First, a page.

NT Connect: John 5:30
Weekly Reading: 1 Samuel 23-27
Christ is the Righteous Judge
We stand in judgment over ourselves and others on a daily basis. “You’re wrong,” you might protest, “I don’t judge other people. They can do whatever is best for them. I don’t judge them, and neither should you.” Such a claim contradicts itself by passing judgment on the one who judges others. We cannot escape the fact that we judge how we and others ought to act. We are constantly judging.
The question, then, is not are we to judge right and wrong, but rather how are we to determine right from wrong. Consider this question in the life of David. In 1 Samuel 23-27, Saul is trying to kill David. While on the run, David, by God’s providence, had two separate opportunities to take Saul’s life and chose to spare it. He explained to Saul, “I will not put out my hand against my lord, for he is the Lord’s anointed” (1 Sam. 24:10). These are the first fruits of David’s kingly and just reign. He is wise, discerning, and obedient to the Lord. While his decisions to spare Saul may seem unbelievably righteous by the standard of self-preservation, it is plain to David that if he had taken Saul’s life in either of those situations, then he would have been violating God’s law. Yet even David, for all his praiseworthy actions, is far from righteous in God’s sight. We only need to read 2 Samuel 11 to see this displayed. David knows right from wrong, yet even so, he is unable to rule as the righteous judge.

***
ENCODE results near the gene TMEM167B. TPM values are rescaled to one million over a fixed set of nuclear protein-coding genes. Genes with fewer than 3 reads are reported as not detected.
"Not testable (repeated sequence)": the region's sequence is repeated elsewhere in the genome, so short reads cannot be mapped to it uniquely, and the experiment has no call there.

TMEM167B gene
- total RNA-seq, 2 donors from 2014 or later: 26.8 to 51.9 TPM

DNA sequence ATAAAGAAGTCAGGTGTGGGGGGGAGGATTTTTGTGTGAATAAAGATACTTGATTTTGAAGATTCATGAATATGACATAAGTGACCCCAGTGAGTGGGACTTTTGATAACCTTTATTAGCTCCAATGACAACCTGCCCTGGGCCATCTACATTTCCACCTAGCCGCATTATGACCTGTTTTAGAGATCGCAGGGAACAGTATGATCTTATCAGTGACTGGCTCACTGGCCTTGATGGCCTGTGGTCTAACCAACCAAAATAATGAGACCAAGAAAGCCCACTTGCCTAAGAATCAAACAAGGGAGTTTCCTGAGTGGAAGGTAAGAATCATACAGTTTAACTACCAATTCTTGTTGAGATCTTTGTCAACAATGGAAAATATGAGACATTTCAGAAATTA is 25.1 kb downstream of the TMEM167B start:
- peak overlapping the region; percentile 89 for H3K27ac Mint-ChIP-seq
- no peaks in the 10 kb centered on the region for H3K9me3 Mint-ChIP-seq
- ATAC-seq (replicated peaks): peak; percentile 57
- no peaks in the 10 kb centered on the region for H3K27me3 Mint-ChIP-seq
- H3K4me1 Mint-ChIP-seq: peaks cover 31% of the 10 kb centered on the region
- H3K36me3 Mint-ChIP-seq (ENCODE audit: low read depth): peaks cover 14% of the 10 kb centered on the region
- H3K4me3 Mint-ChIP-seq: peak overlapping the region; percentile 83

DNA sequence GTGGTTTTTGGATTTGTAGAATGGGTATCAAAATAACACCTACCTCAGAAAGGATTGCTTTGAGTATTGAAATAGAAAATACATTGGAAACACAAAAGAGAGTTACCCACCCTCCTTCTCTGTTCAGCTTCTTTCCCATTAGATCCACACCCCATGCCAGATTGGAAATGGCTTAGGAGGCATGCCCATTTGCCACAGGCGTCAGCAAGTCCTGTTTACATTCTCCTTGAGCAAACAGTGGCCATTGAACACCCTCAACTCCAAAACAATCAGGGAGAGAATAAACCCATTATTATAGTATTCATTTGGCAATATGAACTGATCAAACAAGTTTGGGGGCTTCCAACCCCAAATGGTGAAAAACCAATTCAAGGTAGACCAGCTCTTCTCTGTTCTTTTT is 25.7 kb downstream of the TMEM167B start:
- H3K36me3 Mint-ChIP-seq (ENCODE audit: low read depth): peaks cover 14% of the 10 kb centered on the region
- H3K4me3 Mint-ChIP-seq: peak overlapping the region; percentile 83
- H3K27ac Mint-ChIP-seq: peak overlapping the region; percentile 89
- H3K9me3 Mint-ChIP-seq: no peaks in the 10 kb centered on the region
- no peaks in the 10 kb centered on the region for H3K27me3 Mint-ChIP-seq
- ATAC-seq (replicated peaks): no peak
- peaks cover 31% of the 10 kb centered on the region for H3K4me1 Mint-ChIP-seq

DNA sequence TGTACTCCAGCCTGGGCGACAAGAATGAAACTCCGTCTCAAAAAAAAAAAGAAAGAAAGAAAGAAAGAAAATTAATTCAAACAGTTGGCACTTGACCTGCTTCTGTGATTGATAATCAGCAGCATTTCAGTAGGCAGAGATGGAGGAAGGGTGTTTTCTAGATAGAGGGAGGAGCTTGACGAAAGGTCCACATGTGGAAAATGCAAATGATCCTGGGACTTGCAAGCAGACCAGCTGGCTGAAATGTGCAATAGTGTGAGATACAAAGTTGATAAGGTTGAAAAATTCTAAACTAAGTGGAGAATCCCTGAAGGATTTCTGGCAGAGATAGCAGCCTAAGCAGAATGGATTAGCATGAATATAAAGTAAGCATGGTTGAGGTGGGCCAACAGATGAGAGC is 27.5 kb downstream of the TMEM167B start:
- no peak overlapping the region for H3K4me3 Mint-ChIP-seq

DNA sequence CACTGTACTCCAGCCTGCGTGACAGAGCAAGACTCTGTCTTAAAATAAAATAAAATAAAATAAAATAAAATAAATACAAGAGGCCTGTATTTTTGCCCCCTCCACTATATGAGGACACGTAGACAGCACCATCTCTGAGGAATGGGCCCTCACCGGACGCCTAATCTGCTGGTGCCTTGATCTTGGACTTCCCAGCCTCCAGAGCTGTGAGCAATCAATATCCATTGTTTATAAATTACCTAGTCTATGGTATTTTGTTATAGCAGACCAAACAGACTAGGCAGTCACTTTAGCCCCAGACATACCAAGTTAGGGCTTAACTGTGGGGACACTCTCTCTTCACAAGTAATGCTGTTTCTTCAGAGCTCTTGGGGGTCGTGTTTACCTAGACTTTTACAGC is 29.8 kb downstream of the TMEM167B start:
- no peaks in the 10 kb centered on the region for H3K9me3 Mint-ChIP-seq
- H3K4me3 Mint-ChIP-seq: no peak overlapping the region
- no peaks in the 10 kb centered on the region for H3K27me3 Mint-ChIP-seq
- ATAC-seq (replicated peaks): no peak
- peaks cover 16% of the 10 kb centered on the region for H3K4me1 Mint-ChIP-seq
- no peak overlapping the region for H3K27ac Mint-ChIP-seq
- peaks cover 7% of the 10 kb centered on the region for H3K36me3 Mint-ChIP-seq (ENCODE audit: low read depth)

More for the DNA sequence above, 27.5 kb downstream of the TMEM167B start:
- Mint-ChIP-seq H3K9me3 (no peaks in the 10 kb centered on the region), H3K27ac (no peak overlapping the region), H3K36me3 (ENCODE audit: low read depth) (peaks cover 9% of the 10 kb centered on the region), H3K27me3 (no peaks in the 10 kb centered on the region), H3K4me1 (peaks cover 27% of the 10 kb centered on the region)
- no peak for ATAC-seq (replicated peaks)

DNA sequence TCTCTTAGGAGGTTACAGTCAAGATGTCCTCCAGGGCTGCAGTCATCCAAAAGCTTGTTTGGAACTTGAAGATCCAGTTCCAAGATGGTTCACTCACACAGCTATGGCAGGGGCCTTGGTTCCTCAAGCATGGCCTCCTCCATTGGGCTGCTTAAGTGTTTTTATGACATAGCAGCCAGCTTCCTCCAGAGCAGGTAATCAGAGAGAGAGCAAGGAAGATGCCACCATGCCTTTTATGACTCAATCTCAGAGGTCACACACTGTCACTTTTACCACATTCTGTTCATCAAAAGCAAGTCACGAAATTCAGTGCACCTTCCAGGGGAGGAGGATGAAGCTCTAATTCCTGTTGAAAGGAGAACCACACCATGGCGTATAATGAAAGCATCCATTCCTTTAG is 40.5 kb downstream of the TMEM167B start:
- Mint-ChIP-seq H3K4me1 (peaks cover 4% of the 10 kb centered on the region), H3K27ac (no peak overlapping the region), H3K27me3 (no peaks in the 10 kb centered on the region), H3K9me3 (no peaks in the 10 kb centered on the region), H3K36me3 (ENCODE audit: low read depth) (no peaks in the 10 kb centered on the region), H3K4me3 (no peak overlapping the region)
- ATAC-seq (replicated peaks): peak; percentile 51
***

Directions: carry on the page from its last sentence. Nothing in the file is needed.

At this, we are seeing our question shift from “how are we to determine right from wrong?” to “who is there that can ever judge justly?” Over and again people were raised up and failed miserably in judging and living righteously. But God’s promise to send a King would be fulfilled. The righteous judge would come. The words of Jesus in John 5:30 say it all, “I can do nothing on my own. As I hear, I judge, and my judgment is just, because I seek not my own will but the will of him who sent me.” Christ is the ultimate judge and King who alone is righteous before God and who alone can bring his people into a right standing with Father. Jesus is this long awaited rescuer. In him alone can we truly see right from wrong.
All this time, we have not been waiting for the answer of whether we ought to judge one another, but we have been waiting on the righteous judge in whom there is no fault. And we have been waiting for him to look upon us with approval. By faith in Christ we have that approval. In Christ, God looks upon us with favor. In Christ, we have the approval of the only wise King. This, then, means that our actions in the world must reflect the actions of our righteous judge, not to earn his approval, but because he has granted his approval to those who hope in him.